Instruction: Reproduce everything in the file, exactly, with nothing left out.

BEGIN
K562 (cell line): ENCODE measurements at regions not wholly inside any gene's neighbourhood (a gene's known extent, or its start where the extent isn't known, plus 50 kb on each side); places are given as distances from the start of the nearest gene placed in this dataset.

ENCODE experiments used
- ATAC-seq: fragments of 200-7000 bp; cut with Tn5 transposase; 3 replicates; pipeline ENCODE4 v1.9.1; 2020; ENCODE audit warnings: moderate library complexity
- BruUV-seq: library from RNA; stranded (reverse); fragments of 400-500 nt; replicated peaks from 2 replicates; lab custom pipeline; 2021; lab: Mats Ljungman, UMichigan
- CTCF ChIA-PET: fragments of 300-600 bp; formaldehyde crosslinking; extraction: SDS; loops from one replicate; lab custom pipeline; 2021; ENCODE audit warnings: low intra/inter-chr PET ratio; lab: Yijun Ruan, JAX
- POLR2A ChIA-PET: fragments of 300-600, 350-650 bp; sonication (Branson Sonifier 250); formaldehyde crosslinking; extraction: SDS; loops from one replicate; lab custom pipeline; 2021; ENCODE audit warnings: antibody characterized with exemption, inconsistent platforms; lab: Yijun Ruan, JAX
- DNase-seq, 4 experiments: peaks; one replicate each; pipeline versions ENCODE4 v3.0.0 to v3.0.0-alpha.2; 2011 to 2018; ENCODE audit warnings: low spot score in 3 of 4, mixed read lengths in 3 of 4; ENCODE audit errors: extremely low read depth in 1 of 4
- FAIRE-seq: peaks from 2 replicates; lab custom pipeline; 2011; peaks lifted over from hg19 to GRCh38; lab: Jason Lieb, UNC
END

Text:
K562 (cell line): ENCODE measurements at regions not wholly inside any gene's neighbourhood (a gene's known extent, or its start where the extent isn't known, plus 50 kb on each side); places are given as distances from the start of the nearest gene placed in this dataset.

ENCODE experiments used
- ATAC-seq: fragments of 200-7000 bp; cut with Tn5 transposase; 3 replicates; pipeline ENCODE4 v1.9.1; 2020; ENCODE audit warnings: moderate library complexity
- BruUV-seq: library from RNA; stranded (reverse); fragments of 400-500 nt; replicated peaks from 2 replicates; lab custom pipeline; 2021; lab: Mats Ljungman, UMichigan
- CTCF ChIA-PET: fragments of 300-600 bp; formaldehyde crosslinking; extraction: SDS; loops from one replicate; lab custom pipeline; 2021; ENCODE audit warnings: low intra/inter-chr PET ratio; lab: Yijun Ruan, JAX
- POLR2A ChIA-PET: fragments of 300-600, 350-650 bp; sonication (Branson Sonifier 250); formaldehyde crosslinking; extraction: SDS; loops from one replicate; lab custom pipeline; 2021; ENCODE audit warnings: antibody characterized with exemption, inconsistent platforms; lab: Yijun Ruan, JAX
- DNase-seq, 4 experiments: peaks; one replicate each; pipeline versions ENCODE4 v3.0.0 to v3.0.0-alpha.2; 2011 to 2018; ENCODE audit warnings: low spot score in 3 of 4, mixed read lengths in 3 of 4; ENCODE audit errors: extremely low read depth in 1 of 4
- FAIRE-seq: peaks from 2 replicates; lab custom pipeline; 2011; peaks lifted over from hg19 to GRCh38; lab: Jason Lieb, UNC